Pieter Cornelis Dommersen (Dutch, 1834-1908) Spithead review
Lot 112
Pieter Cornelis Dommersen (Dutch, 1834-1908) A squadron of Her Majesty's ships – old and new – lying in Asia Pass, Plymouth Sound, with spectators on The Hoe enjoying the spectacle and with Mount Edgcumbe looming up behind Drake's Island beyond
Sold for £11,250 (US$ 18,054) inc. premium

Lot Details
Pieter Cornelis Dommersen (Dutch, 1834-1908)
A squadron of Her Majesty's ships – old and new – lying in Asia Pass, Plymouth Sound, with spectators on The Hoe enjoying the spectacle and with Mount Edgcumbe looming up behind Drake's Island beyond
signed and dated 'P.C.Dommersen.1888-' (lower left) and inscribed 'H.M.S. Minotaur/Glatton/Galatea Trinity House/Pembroke/Plymouth' (on the reverse)
oil on panel
39 x 60cm (15 3/8 x 23 5/8in).

Footnotes

  • This fascinating melange of ships encapsulates all the extraordinary variations in design which characterised the mid-Victorian Royal Navy. From vessels powered by sail alone through to steamships driven by propellers, the artist has provided prime examples of all four major forms of propulsion which existed during the nineteenth century. Viewed from the left, the individual ships have been identified as follows:

    H.M.S. Minotaur, one of the unique group of five-masters to serve in the fleet, was built on the Thames, launched in 1863 and completed in 1868 at a staggering cost of £478,855. She and her two sisters were the biggest fighting ships of their day (10,690 tons fully loaded and 400 feet in length), as well as the longest single-screw warships ever built. Throughout her active career, she served as a senior flagship and enjoyed a unique record of pomp and ceremony. Converted into a training ship in 1893, she was finally scrapped in 1922, 61 years after her keel was laid.

    H.M.S. Glatton was one of three big-gun 'breastwork monitors' designed for coastal defence and ordered in the late 1860s. Built at Chatham, Glatton was launched in March 1871 and completed in February 1872. Displacing 4,910 tons, she mounted two massive 12in. 25-ton guns in a single turret and spent her life based at Portsmouth. Her only noteworthy sea service came in 1887 when, during the summer manoeuvres, she was entrusted with the defence of the Thames estuary.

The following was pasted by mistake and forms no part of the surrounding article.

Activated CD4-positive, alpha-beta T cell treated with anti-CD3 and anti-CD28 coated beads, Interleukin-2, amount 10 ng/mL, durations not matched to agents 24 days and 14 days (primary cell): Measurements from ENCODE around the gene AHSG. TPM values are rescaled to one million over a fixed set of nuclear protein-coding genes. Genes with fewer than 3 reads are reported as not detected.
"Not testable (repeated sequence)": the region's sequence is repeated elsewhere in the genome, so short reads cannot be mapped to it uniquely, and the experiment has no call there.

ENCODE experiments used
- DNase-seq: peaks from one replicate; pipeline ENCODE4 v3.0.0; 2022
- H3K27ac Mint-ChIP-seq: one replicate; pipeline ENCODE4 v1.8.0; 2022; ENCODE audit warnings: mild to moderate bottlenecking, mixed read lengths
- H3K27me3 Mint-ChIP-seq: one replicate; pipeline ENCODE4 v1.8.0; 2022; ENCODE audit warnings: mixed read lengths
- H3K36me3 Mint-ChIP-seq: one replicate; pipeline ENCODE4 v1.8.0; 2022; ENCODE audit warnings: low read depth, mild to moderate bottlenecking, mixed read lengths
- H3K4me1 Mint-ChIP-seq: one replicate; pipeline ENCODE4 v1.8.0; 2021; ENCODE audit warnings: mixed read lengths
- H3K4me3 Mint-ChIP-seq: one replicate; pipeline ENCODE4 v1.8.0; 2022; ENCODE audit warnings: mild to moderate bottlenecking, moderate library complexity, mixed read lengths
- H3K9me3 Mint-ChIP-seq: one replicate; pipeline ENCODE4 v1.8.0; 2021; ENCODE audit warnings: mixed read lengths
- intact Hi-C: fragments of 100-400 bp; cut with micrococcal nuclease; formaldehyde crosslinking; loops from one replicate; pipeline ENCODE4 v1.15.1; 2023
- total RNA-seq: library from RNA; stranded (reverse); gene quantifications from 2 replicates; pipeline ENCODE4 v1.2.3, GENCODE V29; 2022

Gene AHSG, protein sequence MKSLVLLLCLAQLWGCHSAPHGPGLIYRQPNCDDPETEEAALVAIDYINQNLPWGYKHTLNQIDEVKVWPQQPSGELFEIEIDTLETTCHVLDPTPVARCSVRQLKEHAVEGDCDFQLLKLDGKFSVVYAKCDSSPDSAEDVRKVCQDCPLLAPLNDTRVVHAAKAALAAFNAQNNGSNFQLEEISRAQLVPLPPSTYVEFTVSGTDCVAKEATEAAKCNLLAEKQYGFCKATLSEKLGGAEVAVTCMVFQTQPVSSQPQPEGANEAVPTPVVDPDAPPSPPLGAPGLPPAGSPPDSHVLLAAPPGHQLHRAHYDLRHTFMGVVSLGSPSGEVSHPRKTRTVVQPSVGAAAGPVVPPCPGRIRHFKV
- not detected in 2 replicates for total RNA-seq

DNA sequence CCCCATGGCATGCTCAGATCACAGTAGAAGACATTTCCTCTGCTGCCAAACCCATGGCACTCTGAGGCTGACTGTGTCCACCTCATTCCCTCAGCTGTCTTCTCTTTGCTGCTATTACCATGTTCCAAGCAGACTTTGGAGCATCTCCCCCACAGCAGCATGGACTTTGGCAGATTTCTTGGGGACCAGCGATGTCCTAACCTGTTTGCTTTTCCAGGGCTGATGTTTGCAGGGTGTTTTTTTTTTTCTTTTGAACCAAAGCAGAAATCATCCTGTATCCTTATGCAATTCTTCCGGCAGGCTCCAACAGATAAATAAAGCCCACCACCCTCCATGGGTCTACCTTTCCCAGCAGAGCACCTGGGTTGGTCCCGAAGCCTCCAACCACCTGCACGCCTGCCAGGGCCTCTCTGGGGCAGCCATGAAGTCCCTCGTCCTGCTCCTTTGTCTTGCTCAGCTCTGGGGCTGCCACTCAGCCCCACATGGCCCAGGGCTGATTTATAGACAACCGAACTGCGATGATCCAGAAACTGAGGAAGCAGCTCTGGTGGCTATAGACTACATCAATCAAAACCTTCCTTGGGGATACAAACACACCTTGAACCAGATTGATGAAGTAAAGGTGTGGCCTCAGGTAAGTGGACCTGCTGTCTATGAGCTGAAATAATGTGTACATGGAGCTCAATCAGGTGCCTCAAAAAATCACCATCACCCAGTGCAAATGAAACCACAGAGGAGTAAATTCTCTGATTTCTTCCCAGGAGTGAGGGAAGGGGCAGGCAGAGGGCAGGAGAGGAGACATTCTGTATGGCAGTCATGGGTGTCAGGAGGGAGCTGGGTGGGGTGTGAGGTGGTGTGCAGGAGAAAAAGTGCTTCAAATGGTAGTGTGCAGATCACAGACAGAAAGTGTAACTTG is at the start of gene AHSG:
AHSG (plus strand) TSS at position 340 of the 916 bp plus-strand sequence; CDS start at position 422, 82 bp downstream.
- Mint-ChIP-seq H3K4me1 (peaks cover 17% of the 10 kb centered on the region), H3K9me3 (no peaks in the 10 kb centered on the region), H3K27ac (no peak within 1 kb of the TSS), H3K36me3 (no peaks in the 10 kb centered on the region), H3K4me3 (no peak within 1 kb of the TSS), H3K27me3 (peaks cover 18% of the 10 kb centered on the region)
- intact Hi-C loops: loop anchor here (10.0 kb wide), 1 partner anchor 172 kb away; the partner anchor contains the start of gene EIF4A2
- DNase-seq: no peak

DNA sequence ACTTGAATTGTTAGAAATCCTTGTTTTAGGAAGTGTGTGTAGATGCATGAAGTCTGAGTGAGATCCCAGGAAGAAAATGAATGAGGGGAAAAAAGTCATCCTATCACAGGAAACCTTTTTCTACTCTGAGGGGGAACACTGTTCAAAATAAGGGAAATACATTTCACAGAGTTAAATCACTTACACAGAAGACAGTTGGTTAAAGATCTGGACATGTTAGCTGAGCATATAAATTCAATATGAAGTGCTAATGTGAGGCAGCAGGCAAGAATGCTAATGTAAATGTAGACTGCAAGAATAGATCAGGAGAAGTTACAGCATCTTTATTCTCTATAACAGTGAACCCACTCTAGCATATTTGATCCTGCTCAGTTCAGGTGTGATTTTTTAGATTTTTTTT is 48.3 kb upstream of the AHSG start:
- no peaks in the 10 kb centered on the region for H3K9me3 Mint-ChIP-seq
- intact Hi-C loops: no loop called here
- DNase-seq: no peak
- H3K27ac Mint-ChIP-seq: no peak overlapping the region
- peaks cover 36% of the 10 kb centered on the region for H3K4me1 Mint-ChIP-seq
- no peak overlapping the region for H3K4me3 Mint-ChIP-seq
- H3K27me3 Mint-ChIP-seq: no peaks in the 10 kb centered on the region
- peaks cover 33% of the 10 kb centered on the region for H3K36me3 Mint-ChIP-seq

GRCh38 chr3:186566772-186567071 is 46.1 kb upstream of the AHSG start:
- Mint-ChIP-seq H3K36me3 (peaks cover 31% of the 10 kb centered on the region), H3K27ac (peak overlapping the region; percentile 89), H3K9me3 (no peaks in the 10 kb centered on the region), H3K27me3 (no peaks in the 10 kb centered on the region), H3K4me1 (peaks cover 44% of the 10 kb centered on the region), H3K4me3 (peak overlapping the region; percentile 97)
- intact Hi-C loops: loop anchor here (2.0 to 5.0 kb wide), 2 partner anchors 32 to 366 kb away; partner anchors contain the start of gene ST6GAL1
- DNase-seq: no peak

H.M.S. Enchantress was an elegant paddler – one of the last batch built for the Royal Navy – which displayed all the hallmarks of her breed - a clipper bow, raked masts and funnels, and a counter stern. Capable of 14.5 knots at full steam, she fulfilled her role as a fast despatch vessel until finally broken up in 1905. Launched, in fact, with the name of Helicon in 1865, she was renamed Enchantress in April 1888 when her sister of that name was decommissioned prior to scrapping.

    The last ship, sadly, remains unidentified although she is clearly a wooden two-decker of some size. She might be an ageing 74-gun third rate surviving from a previous era or, just as easily, a more recent vessel carrying far more guns and converted to screw-power in order to augment her lofty sail plan. Many such ships had telescopic funnels which were lowered when the vessel was neither underway nor in steam.

    The artist's choice of these four ships is intriguing to say the least, and it seems possible that the work was commissioned by an officer who had served in all four of them during his career, thus emulating the famous Nicholas Pocock pastiche of all Lord Nelson's flagships in the same anchorage, executed in 1807, and now in the National Maritime Museum's Collection at Greenwich.

Saleroom notices

  • Please note that the paddle steamer depicted is the Trinity House Yacht "Galatea" and not as stated in the catalogue. THV "Galatea" took the Duke of Edinburgh to the opening of the new Eddystone lighthouse in June 1881 and it has been suggested that this may be the occasion depicted here as she comes back into harbour.
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